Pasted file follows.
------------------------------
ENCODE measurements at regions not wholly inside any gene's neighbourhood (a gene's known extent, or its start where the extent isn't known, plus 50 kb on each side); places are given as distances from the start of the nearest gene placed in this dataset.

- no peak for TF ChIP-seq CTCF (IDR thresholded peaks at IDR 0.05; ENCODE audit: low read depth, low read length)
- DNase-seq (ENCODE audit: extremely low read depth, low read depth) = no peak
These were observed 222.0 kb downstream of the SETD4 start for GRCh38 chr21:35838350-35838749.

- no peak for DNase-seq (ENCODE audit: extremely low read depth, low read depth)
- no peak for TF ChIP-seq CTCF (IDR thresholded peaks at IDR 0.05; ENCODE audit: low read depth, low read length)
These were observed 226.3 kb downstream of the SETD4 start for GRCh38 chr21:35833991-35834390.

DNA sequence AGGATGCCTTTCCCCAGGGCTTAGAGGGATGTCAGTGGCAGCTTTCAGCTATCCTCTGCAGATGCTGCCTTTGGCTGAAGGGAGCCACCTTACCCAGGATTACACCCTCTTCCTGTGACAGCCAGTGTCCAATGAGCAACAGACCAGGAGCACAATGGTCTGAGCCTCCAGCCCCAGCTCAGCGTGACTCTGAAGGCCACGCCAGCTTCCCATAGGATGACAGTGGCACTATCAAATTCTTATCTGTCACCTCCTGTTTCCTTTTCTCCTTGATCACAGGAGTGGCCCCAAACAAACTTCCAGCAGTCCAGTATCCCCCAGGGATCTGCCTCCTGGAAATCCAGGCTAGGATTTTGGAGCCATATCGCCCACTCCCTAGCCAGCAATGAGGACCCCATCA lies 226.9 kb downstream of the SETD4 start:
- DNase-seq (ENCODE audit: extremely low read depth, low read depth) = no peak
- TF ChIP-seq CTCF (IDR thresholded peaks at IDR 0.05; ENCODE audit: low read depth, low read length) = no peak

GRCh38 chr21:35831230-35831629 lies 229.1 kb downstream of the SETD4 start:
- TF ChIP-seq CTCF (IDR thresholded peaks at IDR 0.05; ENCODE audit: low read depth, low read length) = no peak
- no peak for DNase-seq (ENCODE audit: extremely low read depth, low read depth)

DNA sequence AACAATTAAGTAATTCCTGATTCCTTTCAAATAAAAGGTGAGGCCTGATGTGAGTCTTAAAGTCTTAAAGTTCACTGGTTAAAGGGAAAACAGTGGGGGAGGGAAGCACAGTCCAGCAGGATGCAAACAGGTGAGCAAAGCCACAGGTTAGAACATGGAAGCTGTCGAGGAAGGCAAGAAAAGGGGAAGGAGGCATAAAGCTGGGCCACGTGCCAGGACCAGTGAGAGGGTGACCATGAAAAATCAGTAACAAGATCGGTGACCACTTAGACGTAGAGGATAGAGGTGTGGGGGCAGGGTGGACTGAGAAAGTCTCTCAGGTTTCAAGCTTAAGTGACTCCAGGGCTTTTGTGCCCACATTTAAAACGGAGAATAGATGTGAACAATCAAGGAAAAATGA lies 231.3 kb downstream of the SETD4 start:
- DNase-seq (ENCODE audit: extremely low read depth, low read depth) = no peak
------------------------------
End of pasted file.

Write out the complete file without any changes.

ENCODE measurements at regions not wholly inside any gene's neighbourhood (a gene's known extent, or its start where the extent isn't known, plus 50 kb on each side); places are given as distances from the start of the nearest gene placed in this dataset.

- no peak for TF ChIP-seq CTCF (IDR thresholded peaks at IDR 0.05; ENCODE audit: low read depth, low read length)
- DNase-seq (ENCODE audit: extremely low read depth, low read depth) = no peak
These were observed 222.0 kb downstream of the SETD4 start for GRCh38 chr21:35838350-35838749.

- no peak for DNase-seq (ENCODE audit: extremely low read depth, low read depth)
- no peak for TF ChIP-seq CTCF (IDR thresholded peaks at IDR 0.05; ENCODE audit: low read depth, low read length)
These were observed 226.3 kb downstream of the SETD4 start for GRCh38 chr21:35833991-35834390.

DNA sequence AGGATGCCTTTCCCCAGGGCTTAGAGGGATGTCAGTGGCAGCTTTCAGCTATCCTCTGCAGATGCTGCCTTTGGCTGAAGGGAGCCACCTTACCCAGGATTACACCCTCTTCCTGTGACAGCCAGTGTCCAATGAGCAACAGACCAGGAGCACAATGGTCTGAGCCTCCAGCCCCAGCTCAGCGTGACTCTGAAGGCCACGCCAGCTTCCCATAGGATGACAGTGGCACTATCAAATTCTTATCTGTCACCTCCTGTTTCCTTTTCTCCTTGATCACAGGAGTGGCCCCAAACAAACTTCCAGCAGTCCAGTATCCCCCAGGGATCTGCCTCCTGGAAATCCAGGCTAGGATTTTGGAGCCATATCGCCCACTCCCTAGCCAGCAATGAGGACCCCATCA lies 226.9 kb downstream of the SETD4 start:
- DNase-seq (ENCODE audit: extremely low read depth, low read depth) = no peak
- TF ChIP-seq CTCF (IDR thresholded peaks at IDR 0.05; ENCODE audit: low read depth, low read length) = no peak

GRCh38 chr21:35831230-35831629 lies 229.1 kb downstream of the SETD4 start:
- TF ChIP-seq CTCF (IDR thresholded peaks at IDR 0.05; ENCODE audit: low read depth, low read length) = no peak
- no peak for DNase-seq (ENCODE audit: extremely low read depth, low read depth)

DNA sequence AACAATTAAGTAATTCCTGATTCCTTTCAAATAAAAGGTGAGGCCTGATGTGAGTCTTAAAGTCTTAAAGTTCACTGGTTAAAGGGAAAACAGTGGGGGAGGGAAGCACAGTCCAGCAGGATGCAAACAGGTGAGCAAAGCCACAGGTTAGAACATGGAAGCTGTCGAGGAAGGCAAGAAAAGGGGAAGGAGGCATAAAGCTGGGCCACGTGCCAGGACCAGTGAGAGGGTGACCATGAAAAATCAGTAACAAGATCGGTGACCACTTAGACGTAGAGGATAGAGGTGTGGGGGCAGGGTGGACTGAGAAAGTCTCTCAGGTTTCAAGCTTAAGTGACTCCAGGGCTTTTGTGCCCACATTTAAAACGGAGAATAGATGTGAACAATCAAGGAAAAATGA lies 231.3 kb downstream of the SETD4 start:
- DNase-seq (ENCODE audit: extremely low read depth, low read depth) = no peak